Bluegrass music

Bluegrass music is a genre of American roots music that developed in the 1940s in the United States Appalachian region.[1] The genre derives its name from the band Bill Monroe and the Blue Grass Boys.[2] Unlike mainstream country music, bluegrass is traditionally played on acoustic stringed instruments. Bluegrass has roots in traditional English, Scottish and Irish ballads and dance tunes, and in traditional African-American blues and jazz.[3] Bluegrass was further developed by musicians who played with Monroe, including 5-string banjo player Earl Scruggs and guitarist Lester Flatt. Monroe characterized the genre as: "Scottish bagpipes and ole-time fiddlin'. It's Methodist and Holiness and Baptist. It's blues and jazz, and it has a high lonesome sound."[4]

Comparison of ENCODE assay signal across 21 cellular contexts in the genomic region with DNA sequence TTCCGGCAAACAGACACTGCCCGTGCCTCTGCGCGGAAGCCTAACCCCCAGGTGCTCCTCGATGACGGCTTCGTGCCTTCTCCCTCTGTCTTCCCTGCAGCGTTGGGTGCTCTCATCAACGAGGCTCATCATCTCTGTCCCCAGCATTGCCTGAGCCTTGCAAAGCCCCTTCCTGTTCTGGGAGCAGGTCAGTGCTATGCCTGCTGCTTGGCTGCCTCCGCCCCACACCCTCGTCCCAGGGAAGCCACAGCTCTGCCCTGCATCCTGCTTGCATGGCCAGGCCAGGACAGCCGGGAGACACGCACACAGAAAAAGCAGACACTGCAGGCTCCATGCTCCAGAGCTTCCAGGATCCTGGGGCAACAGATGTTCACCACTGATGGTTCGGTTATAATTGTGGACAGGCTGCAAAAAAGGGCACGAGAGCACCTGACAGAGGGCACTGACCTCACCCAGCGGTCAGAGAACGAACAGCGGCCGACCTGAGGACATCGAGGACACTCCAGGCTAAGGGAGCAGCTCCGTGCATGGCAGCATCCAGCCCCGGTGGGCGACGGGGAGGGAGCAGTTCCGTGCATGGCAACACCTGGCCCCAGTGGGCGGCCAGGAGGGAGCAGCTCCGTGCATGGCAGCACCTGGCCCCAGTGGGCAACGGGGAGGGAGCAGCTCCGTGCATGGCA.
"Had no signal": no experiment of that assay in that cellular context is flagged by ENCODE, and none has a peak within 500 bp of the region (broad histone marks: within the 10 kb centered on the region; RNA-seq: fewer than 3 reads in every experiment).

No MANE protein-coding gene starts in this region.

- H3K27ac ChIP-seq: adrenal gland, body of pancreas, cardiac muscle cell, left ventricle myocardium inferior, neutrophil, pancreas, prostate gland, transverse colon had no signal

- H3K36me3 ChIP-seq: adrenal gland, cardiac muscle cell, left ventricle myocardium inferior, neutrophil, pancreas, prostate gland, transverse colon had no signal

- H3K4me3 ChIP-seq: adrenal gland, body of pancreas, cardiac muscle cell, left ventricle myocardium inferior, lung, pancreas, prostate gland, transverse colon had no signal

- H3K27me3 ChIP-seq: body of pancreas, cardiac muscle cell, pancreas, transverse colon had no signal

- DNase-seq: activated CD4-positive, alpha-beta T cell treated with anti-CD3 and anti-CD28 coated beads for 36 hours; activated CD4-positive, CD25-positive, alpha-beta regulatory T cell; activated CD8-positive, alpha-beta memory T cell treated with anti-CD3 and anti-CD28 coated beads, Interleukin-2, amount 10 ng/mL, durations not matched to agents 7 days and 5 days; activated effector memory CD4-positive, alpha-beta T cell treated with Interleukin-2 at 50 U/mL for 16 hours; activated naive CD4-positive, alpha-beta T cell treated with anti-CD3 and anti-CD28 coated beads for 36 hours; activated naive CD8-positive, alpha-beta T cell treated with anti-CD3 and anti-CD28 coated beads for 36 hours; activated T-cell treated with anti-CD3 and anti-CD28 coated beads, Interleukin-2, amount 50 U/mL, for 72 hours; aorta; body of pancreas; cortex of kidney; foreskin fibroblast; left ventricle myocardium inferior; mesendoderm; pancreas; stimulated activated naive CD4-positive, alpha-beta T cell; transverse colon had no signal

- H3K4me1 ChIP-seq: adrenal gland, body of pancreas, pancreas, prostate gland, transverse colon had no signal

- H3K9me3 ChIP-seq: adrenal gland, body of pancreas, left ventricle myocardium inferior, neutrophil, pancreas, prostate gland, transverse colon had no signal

Bluegrass features acoustic stringed instruments and emphasizes the off-beat. Notes are anticipated, in contrast to laid back blues where notes are behind the beat, which creates the higher energy characteristic of bluegrass.[3] In bluegrass, as in some forms of jazz, one or more instruments each takes its turn playing the melody and improvising around it, while the others perform accompaniment; this is especially typified in tunes called breakdowns.[5] This is in contrast to old-time music, in which all instruments play the melody together or one instrument carries the lead throughout while the others provide accompaniment.[5] Breakdowns are often characterized by rapid tempos and unusual instrumental dexterity and sometimes by complex chord changes.[6]